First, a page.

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Publication numberUS20050254673 A1
Publication typeApplication
Application numberUS 11/179,464
Publication dateNov 17, 2005
Filing dateJul 13, 2005
Priority dateMay 19, 1999
Also published asWO2000070630A2, WO2000070630A3
Publication number11179464, 179464, US 2005/0254673 A1, US 2005/254673 A1, US 20050254673 A1, US 20050254673A1, US 2005254673 A1, US 2005254673A1, US-A1-20050254673, US-A1-2005254673, US2005/0254673A1, US2005/254673A1, US20050254673 A1, US20050254673A1, US2005254673 A1, US2005254673A1
InventorsWen Hsuan Hsieh, Yu-Chong Tai
Original AssigneeCalifornia Institute Of Technology
Export CitationBiBTeX, EndNote, RefMan
External Links: USPTO, USPTO Assignment, Espacenet
High performance MEMS thin-film teflon electret microphone
US 20050254673 A1
Abstract
High performance MEMS thin film electret microphones, components and methods for making the same are disclosed. The microphones generally include a transducer diaphragm including an IC-compatible membrane support structure, a membrane layer formed on the membrane support structure, and a first electrode; a transducer back plate having a second electrode; and an electret layer formed on at least one of the transducer diaphragm or the transducer back plate. The transducer diaphragm and transducer back plate are fabricated using micromachining techniques and are generally compatible with microelectronics. The microphones generally have high open-circuit sensitivities, low noise levels, and low total harmonic distortion.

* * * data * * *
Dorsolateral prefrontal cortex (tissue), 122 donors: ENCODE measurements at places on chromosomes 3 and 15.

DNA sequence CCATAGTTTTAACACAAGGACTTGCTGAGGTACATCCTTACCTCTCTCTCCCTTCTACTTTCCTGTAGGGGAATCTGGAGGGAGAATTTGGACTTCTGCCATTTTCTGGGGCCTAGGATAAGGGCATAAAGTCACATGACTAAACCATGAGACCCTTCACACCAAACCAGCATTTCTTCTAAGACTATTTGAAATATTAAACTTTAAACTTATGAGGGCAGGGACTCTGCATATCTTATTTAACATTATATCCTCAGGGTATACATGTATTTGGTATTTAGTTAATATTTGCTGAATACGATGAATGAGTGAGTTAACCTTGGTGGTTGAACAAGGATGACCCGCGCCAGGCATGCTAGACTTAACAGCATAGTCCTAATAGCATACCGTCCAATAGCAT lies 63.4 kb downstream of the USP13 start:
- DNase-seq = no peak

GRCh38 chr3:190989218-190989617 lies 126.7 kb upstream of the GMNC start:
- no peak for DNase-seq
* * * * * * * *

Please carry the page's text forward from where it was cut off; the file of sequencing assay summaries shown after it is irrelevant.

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Claims(33)
1-23. (canceled)
24. An electret sound transducer, comprising:
a transducer diaphragm including an IC-compatible membrane support structure and a polymeric membrane layer formed on the membrane support structure by micro-machining techniques, the transducer diaphragm having a first electrode;
a transducer back plate having a second electrode and formed by micro-machining techniques; and
an electret layer formed on at least one of the transducer diaphragm or the transducer back plate, the transducer diaphragm being positioned adjacent to the transducer back plate to form an electret sound transducer.
25. The electret sound transducer of claim 24, wherein:
the polymeric membrane layer includes one of Mylar, FEP, a PTFE fluoropolymer, Teflon® AF, polyimide, a silicone, or Parylene.
26. The electret sound transducer of claim 25, wherein:
the polymeric membrane layer has a thickness in the range from about 0.1 μm to about 10 μm.
27. The electret sound transducer of claim 24, wherein:
the polymeric membrane layer is spun or deposited onto the membrane support structure using micromachining techniques.
28. The electret sound transducer of claim 24, wherein:
the membrane support structure is formed from an electrically insulating or semiconducting glass, ceramic, crystalline, or polycrystalline material.
29. The electret sound transducer of claim 24, wherein:
the polymeric membrane layer adheres to the membrane support structure without requiring gluing.